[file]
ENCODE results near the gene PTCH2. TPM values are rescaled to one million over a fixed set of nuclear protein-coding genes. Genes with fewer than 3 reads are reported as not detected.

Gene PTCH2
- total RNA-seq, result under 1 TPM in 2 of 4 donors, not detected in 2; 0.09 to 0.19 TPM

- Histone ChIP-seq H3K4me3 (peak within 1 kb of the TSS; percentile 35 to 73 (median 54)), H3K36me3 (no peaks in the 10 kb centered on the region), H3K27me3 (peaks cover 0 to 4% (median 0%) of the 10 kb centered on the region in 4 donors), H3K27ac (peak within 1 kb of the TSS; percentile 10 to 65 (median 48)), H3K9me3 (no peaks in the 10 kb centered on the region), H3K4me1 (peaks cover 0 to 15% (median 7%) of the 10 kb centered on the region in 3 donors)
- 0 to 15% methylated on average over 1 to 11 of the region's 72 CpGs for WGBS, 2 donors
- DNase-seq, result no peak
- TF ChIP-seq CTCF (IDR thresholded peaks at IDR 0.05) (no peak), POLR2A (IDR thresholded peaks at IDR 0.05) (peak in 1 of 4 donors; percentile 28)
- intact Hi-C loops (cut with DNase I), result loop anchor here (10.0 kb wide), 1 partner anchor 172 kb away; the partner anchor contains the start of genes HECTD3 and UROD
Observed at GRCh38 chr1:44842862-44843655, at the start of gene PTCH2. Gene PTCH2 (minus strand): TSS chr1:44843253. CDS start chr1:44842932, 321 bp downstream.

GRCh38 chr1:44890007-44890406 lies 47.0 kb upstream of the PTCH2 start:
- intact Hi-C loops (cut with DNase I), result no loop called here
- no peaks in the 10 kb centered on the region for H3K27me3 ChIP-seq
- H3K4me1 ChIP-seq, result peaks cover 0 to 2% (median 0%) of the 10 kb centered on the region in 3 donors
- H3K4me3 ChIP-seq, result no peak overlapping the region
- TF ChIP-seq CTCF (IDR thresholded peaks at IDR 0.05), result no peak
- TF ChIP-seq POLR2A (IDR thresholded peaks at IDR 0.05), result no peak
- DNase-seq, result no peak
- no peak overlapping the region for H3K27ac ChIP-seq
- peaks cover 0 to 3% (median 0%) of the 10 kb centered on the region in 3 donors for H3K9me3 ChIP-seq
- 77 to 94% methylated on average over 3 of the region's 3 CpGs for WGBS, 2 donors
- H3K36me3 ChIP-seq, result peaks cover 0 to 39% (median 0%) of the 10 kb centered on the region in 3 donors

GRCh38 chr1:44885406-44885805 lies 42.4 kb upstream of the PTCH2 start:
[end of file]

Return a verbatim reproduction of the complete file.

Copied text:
ENCODE results near the gene PTCH2. TPM values are rescaled to one million over a fixed set of nuclear protein-coding genes. Genes with fewer than 3 reads are reported as not detected.

Gene PTCH2
- total RNA-seq, result under 1 TPM in 2 of 4 donors, not detected in 2; 0.09 to 0.19 TPM

- Histone ChIP-seq H3K4me3 (peak within 1 kb of the TSS; percentile 35 to 73 (median 54)), H3K36me3 (no peaks in the 10 kb centered on the region), H3K27me3 (peaks cover 0 to 4% (median 0%) of the 10 kb centered on the region in 4 donors), H3K27ac (peak within 1 kb of the TSS; percentile 10 to 65 (median 48)), H3K9me3 (no peaks in the 10 kb centered on the region), H3K4me1 (peaks cover 0 to 15% (median 7%) of the 10 kb centered on the region in 3 donors)
- 0 to 15% methylated on average over 1 to 11 of the region's 72 CpGs for WGBS, 2 donors
- DNase-seq, result no peak
- TF ChIP-seq CTCF (IDR thresholded peaks at IDR 0.05) (no peak), POLR2A (IDR thresholded peaks at IDR 0.05) (peak in 1 of 4 donors; percentile 28)
- intact Hi-C loops (cut with DNase I), result loop anchor here (10.0 kb wide), 1 partner anchor 172 kb away; the partner anchor contains the start of genes HECTD3 and UROD
Observed at GRCh38 chr1:44842862-44843655, at the start of gene PTCH2. Gene PTCH2 (minus strand): TSS chr1:44843253. CDS start chr1:44842932, 321 bp downstream.

GRCh38 chr1:44890007-44890406 lies 47.0 kb upstream of the PTCH2 start:
- intact Hi-C loops (cut with DNase I), result no loop called here
- no peaks in the 10 kb centered on the region for H3K27me3 ChIP-seq
- H3K4me1 ChIP-seq, result peaks cover 0 to 2% (median 0%) of the 10 kb centered on the region in 3 donors
- H3K4me3 ChIP-seq, result no peak overlapping the region
- TF ChIP-seq CTCF (IDR thresholded peaks at IDR 0.05), result no peak
- TF ChIP-seq POLR2A (IDR thresholded peaks at IDR 0.05), result no peak
- DNase-seq, result no peak
- no peak overlapping the region for H3K27ac ChIP-seq
- peaks cover 0 to 3% (median 0%) of the 10 kb centered on the region in 3 donors for H3K9me3 ChIP-seq
- 77 to 94% methylated on average over 3 of the region's 3 CpGs for WGBS, 2 donors
- H3K36me3 ChIP-seq, result peaks cover 0 to 39% (median 0%) of the 10 kb centered on the region in 3 donors

GRCh38 chr1:44885406-44885805 lies 42.4 kb upstream of the PTCH2 start: